Helping you design your survey questions
Ask the following questions:
- Why am I doing this survey? What do I hope to do or change as a result of this survey? What are my goals?
- Who will receive my survey? What do I need to know about them?
- What will I want to say in any report I develop at the end of the survey process? What will it contain? Does my survey include all information that I will need for my report? How will I analyze my responses?
In addition, as you develop the questions that comprise the survey, think of the following:
- Does this question address one of the survey goals? Is it essential information or simply interesting or nice-to-know?
- What kind of data will your question elicit? Will the question give you enough information to be helpful? How will you analyze the responses? (Remember that open-ended questions require a different and more intensive kind of analysis to make sense of the responses.)
- Does my response scale match the question? (Examples: Always-Frequently-Sometimes-Rarely-Never; Excellent-Good-Fair-Poor; Strongly Agree-Agree Somewhat-Neutral-Disagree-Strongly Disagree)
- Do I have closed questions posing as open-ended questions? (Examples: “Do you think improvements should be made to the facility?” is actually a “yes/no” question. Instead, this question could be “What, if any, improvements should be made to the facility?”)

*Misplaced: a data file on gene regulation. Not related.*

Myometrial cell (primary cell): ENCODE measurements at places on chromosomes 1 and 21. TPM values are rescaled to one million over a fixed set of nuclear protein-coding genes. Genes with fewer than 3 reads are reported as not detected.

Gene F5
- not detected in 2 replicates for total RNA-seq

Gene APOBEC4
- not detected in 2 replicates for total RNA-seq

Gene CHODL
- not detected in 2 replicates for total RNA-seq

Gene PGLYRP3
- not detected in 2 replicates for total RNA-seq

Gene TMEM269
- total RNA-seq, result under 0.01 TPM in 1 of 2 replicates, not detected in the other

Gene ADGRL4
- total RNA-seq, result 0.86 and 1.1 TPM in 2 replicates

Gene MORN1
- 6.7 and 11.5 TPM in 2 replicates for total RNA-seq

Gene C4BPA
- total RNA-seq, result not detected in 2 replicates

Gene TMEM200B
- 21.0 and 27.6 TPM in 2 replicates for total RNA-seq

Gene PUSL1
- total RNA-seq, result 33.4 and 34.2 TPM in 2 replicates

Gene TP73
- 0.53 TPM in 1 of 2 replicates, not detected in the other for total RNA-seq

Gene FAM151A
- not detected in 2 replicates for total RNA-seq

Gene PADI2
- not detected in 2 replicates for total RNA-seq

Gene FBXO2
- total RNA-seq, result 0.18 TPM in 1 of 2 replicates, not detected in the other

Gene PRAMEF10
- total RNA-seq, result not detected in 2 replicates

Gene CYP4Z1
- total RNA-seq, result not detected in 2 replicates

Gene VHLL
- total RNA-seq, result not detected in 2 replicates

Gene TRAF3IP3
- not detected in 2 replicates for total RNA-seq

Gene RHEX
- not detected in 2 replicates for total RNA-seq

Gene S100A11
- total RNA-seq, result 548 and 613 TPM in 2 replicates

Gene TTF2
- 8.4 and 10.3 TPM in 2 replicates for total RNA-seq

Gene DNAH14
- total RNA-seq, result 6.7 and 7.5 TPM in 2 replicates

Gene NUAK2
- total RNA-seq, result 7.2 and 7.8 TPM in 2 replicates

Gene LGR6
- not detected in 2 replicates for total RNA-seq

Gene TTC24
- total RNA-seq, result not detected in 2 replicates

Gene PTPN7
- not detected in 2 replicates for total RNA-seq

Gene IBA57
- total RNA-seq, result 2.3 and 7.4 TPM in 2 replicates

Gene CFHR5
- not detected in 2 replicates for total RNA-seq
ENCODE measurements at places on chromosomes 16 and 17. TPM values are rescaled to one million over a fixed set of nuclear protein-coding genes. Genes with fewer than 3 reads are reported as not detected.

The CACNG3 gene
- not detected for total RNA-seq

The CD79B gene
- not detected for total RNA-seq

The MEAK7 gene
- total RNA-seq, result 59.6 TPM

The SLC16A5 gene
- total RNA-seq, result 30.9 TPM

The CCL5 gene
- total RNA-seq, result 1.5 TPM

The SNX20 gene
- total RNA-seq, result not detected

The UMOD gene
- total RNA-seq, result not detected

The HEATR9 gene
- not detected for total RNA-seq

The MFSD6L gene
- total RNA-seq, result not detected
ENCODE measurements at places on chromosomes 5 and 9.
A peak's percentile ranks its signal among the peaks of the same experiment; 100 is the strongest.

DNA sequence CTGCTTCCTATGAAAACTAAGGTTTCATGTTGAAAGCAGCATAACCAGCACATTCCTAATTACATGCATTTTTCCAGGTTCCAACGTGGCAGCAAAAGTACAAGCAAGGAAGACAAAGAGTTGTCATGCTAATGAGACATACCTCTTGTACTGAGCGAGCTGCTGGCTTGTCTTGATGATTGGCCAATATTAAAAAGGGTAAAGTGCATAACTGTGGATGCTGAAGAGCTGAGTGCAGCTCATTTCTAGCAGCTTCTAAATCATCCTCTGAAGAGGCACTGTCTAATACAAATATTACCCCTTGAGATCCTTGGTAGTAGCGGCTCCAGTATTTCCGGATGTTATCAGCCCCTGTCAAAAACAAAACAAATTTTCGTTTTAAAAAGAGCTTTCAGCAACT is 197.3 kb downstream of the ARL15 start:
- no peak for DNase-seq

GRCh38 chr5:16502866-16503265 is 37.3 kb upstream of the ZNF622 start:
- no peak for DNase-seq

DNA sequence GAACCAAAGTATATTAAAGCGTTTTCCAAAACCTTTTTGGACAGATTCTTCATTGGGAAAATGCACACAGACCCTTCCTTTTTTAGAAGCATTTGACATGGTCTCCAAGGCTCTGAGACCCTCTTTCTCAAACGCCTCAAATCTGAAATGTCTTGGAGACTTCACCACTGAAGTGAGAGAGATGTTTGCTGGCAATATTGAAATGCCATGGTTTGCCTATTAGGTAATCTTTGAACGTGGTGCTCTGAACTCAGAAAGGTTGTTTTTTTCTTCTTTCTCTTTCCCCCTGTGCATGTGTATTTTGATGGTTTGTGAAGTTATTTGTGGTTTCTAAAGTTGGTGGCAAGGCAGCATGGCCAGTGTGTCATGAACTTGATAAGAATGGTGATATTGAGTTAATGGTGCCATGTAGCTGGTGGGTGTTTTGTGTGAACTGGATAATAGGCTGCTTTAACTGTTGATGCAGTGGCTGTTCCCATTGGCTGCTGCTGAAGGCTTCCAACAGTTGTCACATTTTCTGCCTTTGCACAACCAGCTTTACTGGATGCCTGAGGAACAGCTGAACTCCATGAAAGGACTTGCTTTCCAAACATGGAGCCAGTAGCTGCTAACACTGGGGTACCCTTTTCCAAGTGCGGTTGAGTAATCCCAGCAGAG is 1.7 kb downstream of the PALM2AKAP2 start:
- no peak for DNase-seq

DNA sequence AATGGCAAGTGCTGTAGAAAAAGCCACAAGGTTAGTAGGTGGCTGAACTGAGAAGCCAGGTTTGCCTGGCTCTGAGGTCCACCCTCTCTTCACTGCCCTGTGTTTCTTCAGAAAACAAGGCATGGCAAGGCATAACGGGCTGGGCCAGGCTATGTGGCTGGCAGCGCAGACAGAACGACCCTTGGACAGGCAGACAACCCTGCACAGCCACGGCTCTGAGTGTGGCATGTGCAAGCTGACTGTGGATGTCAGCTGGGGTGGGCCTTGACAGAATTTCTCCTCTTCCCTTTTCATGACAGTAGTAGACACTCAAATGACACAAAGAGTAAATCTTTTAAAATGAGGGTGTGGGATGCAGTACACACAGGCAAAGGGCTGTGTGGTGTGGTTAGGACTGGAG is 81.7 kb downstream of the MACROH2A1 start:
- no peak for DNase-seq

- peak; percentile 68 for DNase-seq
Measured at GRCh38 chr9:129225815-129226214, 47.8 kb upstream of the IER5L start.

- Do I have double-barreled questions? (Examples: Do you favor requiring all new freshmen and transfer students to attend orientation on campus? Instead, this could be split into two items, one for freshmen and one for transfers.)
- Have I avoided jargon and abbreviations that might be unfamiliar to those taking the survey?
- Have I asked questions that will require additional work from the respondent?
- Have I asked questions in a way that are easiest to respond to (e.g., it is easier to remember what happened last week compared to last month or last year)?
As you look at your survey as a whole, think about the following:
- How long does it take someone to complete it? (You probably don’t want to go beyond 10-15 minutes.)
- Have I grouped similar items together to make it easier to respond?
- Do I have page breaks so the respondent doesn’t have to keep scrolling down? Are my directions for completing the survey clear?
At the end of the survey development process, IR recommends that you pilot test your survey with at least a few people to check for understanding, ease of response to the items, and time needed to complete the survey.